That's all, I could go on forever about the difficulties but that would be boring for me as well as you! I could also get all sentimental about the joy of giving and the sense of worth and achievement you get from caring, but to be honest, that goes against the grain and would be a load of sentimental twaddle anyway, so if you got this far, well done! Thanks for sticking with it to the end.........

Wednesday, 1 June 2011

It's All Over The News So I'd Better Talk About It....

That's right, Panorama on the BBC last night. I didn't watch it... I watched and read the comments and disbelief washing all over Twitter.  I suppose it's a reflection of the people I follow, but at one point 90% of the tweets I was seeing were something to do with care homes and care workers. Of course all were expressing shock and sorrow that such an appalling thing could be going on.

You won't be surprised to hear that I have a lot to say on the whole subject of care homes and care workers and in particular, how they care for people with autism and learning disabilities. Our daughter lives with us at home and we know how difficult she can be, but that goes without saying, when she is not staying at home she stays in a small respite house, one of half a dozen or so run and owned by the local authority which take a maximum of four clients at any one time for a few nights of respite care each month.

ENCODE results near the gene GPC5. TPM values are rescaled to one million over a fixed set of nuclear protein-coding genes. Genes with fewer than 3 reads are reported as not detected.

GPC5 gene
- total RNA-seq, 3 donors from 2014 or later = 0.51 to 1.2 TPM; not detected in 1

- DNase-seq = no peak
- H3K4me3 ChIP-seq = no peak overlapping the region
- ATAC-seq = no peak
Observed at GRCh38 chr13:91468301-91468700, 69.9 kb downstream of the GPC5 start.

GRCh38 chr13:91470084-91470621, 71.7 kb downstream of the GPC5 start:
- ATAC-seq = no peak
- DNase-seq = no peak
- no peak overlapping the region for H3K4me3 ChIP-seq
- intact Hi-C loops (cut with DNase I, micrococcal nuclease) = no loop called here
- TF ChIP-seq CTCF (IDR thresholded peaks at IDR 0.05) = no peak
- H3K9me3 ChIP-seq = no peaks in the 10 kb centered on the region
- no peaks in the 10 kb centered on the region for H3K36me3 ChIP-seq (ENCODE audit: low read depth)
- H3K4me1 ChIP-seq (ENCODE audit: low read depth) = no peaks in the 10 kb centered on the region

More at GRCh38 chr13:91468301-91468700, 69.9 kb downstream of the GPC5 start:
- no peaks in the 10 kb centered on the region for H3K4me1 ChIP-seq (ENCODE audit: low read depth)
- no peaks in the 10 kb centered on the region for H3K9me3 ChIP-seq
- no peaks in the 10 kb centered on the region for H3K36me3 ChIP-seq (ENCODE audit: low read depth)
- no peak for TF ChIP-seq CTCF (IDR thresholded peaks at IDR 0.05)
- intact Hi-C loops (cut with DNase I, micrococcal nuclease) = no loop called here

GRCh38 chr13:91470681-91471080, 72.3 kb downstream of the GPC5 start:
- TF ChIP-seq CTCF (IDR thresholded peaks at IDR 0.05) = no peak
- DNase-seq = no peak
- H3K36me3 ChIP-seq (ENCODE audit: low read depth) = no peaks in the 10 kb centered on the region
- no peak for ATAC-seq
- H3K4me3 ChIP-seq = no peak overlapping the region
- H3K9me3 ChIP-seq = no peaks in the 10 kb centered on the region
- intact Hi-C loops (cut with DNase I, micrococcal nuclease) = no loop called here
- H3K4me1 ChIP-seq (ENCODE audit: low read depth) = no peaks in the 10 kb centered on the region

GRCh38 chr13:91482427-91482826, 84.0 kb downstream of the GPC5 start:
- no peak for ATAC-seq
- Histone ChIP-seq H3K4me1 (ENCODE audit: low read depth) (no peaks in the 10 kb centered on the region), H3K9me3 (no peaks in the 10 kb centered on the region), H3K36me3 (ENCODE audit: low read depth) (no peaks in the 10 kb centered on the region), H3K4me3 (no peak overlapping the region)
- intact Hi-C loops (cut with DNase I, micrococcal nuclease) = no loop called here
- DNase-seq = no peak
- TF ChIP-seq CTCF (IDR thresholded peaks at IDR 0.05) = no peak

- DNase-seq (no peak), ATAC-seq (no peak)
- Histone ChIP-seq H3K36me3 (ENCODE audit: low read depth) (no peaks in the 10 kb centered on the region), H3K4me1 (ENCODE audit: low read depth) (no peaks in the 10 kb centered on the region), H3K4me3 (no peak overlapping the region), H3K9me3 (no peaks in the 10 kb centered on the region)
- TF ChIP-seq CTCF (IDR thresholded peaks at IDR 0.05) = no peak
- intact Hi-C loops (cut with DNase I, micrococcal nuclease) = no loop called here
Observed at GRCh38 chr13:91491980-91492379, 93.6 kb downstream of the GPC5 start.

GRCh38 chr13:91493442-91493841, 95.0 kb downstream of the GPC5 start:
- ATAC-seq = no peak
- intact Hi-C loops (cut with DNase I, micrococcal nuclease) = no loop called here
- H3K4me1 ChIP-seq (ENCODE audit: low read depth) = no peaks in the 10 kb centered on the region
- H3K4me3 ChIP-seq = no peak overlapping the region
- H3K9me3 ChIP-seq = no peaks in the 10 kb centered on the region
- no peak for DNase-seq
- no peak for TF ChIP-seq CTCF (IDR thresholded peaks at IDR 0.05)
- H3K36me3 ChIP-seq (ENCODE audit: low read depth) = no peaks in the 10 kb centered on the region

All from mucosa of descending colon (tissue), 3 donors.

They are almost fully booked for the foreseeable future, and sometimes stays have to be cancelled because they have to use the respite beds for emergencies. Carers get sick too, particularly the elderly ones, and if they have to go into hospital or even worse, pass away, places have to be found quickly for the upset and confused sons or daughters in reasonably familiar and homely surroundings with people they know and trust. These are ordinary houses in ordinary streets and fortunately for us, our local authority uses this model when moving people who need constant care and attention out of the family home and into supported living. Ideally three compatible clients and of course care assistants or workers who are aware of the difficulties these people are facing and are trained and confident enough to deal with them. Now and again things go wrong, but on the whole it works and most people are happy with the way it works. The thought of any of the people I know living in these houses being placed in a hospital setting for care is absolutely awful.